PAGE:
Simic’s first poems were published in 1959, when he was twenty-one years old. In 1961 he was drafted into the U.S. Army, and in 1966 he earned his bachelor’s degree from New York University while working at night to cover the costs of tuition. His first full-length collection of poems, What the Grass Says, was published the following year. Since then he has published more than sixty books in the United States and abroad, twenty titles of his own poetry among them, including The Lunatic (Ecco, 2015); New and Selected Poems: 1962-2012 (Harcourt, 2013); Master of Disguises (2010); That Little Something (2008); My Noiseless Entourage(2005); Selected Poems: 1963-2003 (Faber and Faber, 2004), for which he received the 2005 International Griffin Poetry Prize; The Voice at 3:00 AM: Selected Late and New Poems (2003); Night Picnic (2001);Jackstraws (1999), which was named a Notable Book of the Year by the New York Times; and The Book of Gods and Devils (1990).
His other books of poetry include Walking the Black Cat(1996), which was a finalist for the National Book Award;A Wedding in Hell (1994); Hotel Insomnia (1992); The World Doesn’t End: Prose Poems (1989), for which he received the Pulitzer Prize for Poetry in 1990; Selected Poems: 1963-1983 (1990); and Unending Blues (1986).
In his essay “Poetry and Experience,” Simic wrote: “At least since Emerson and Whitman, there’s a cult of experience in American poetry. Our poets, when one comes right down to it, are always saying: This is what happened to me. This is what I saw and felt. Truth, they never get tired of reiterating, is not something that already exists in the world, but something that needs to be rediscovered almost daily.”
Simic has also published numerous translations of French, Serbian, Croatian, Macedonian, and Slovenian poetry and is the author of several books of essays, including Orphan Factory. He has edited several anthologies, including an edition of The Best American Poetry in 1992.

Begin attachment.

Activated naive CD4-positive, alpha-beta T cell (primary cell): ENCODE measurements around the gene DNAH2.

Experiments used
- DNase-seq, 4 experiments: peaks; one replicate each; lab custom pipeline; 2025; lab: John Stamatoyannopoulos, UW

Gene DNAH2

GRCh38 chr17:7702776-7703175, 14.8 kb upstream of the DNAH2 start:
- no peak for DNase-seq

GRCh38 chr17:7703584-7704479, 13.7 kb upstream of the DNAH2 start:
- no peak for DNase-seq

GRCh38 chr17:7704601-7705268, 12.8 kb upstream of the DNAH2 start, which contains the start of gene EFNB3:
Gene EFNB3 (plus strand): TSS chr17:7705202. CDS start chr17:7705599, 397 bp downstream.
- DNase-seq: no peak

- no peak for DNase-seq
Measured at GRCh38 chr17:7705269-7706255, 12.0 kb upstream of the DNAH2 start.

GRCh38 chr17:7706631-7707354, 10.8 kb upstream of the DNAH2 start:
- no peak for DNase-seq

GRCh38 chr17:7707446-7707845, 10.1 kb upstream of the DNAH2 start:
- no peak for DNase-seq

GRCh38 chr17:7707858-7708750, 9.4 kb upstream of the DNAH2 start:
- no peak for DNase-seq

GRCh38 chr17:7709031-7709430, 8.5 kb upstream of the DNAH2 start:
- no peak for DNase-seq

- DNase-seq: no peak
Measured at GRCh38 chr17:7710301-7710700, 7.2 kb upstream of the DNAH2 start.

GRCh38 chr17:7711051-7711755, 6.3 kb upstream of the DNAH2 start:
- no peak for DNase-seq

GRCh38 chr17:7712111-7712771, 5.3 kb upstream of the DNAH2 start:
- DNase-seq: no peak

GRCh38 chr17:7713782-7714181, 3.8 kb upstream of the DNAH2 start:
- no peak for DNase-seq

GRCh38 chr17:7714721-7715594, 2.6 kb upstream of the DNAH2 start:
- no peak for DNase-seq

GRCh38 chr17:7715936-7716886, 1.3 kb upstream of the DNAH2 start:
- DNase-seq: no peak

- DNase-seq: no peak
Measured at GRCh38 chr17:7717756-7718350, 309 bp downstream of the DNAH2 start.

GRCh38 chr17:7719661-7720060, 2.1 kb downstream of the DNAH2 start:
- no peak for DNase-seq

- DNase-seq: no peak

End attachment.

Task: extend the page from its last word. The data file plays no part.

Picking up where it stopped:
About his work, a reviewer for the Harvard Review said, “There are few poets writing in America today who share his lavish appetite for the bizarre, his inexhaustible repertoire of indelible characters and gestures … Simic is perhaps our most disquieting muse.”
Simic was appointed the fifteenth Poet Laureate Consultant in Poetry in 2007. About the appointment, Librarian of Congress James H. Billington said, “The range of Charles Simic’s imagination is evident in his stunning and unusual imagery. He handles language with the skill of a master craftsman, yet his poems are easily accessible, often meditative and surprising. He has given us a rich body of highly organized poetry with shades of darkness and flashes of ironic humor.”
“I am especially touched and honored to be selected because I am an immigrant boy who didn’t speak English until I was fifteen,” responded Simic after being named Poet Laureate.
Simic was chosen to receive the Academy Fellowship in 1998 and elected a Chancellor of the Academy of American Poets in 2000. He has received numerous awards, including fellowships from the Guggenheim Foundation, the MacArthur Foundation, and the National Endowment for the Arts, and was elected to The American Academy of Arts and Letters in 1995.
Most recently, he was the recipient of the 2011 Frost Medal, presented annually for “lifetime achievement in poetry.” In 2007, he received the Wallace Stevens Award from the Academy of American Poets. Simic is Professor Emeritus at the University of New Hampshire, where he has taught since 1973